Unfortunately, the rest of the beginning finds itself bogged down by sequences that either don't go anywhere significant or don't go anywhere exciting. Granted, the talk President Taylor had with Hassan more than demonstrated the two's odd yet absorbing pairing and strength as actors. Taylor, under the instruction of Jack Bauer, orders Hassan to present files containing vital intelligence on terrorists in the US. Hassan, understandably, is apprehensive at first, wishing that the operation instead hands over Farhad to his party, where they will assess the situation. But Taylor, in a fashion akin to her season seven personality, will have nothing of it, threatening to attack the IRK should Hassan not give up the intel. But it's here where the scene, one that looked to unfold into an argument between the two, falls into an unsurprising rut. Hassan complies and the two are perfectly content with each other for the rest of the episode. Their disposition with each other, while understandable, breaks no new ground as far as 24's narrative goes and the storyline, at the moment, doesn't look like it'll feature any notable shock value anytime soon. Luckily, however, this plot thread is miles better than the escapades of Tarin and Kayla. Again, it stood as standard fare for the show, simply for the reason that it's predictable to a fault; Tarin gives his girlfriend the rundown of his escape before it even happens and the resulting moments unfold as if he had predicted or foreseen the whole thing. What's more, the side thread ends with the two wrapped in each other's embrace, almost happy with their predicament. Can someone pull out a knife and stab someone here?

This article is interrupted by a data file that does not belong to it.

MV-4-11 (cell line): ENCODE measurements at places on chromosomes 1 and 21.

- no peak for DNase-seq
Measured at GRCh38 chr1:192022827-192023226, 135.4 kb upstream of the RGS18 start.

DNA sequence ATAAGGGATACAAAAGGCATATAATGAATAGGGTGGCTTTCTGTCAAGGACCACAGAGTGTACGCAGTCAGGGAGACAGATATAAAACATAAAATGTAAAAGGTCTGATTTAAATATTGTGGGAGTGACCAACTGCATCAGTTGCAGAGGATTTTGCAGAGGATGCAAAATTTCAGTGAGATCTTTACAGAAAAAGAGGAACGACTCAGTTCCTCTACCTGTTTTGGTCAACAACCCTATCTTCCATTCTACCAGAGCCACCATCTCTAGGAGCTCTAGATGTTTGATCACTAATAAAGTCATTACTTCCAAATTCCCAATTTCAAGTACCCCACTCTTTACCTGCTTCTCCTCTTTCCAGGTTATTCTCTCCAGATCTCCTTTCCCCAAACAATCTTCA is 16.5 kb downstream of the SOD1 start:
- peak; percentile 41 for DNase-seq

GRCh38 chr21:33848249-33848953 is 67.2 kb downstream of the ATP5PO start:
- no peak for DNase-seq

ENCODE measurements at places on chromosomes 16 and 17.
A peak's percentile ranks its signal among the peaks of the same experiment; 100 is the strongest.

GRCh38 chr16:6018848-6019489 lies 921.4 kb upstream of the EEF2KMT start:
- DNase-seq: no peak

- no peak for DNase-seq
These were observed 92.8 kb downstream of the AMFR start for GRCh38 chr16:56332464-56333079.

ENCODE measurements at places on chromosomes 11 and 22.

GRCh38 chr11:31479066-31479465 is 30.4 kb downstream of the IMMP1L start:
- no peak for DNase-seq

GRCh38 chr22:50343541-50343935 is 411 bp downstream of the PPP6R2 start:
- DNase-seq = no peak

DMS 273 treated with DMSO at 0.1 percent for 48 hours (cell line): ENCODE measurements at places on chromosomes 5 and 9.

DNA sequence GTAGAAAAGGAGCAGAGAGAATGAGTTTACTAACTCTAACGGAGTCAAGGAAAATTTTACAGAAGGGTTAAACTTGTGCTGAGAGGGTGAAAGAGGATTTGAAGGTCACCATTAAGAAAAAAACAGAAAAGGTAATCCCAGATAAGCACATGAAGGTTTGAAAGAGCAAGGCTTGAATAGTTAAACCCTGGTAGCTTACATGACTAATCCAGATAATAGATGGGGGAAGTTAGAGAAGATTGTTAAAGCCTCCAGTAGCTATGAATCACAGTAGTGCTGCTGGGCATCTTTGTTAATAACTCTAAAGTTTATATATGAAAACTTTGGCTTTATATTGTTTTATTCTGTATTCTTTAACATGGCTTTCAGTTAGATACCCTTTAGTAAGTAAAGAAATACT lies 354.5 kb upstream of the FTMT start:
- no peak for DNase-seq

The episode throws in some aftermath of Dana and Cole's adventures with Jenny's uninteresting past, though, shockingly enough, the episode shows the once mind-numbingly dumb side plot venturing into territory that could show at least some potential. Emphasis on the "could." As Dana stares pensively at Kevin's body as it sinks further into the muddy lake, the scene, without spoken word, develops Sackhoff's character. Almost pushing her character in a curious new direction, it may have just represented the point in season eight which evolves Dana, turning her from somewhat of a dipstick into a deeply disturbed individual. Or maybe that's how Jenny always was?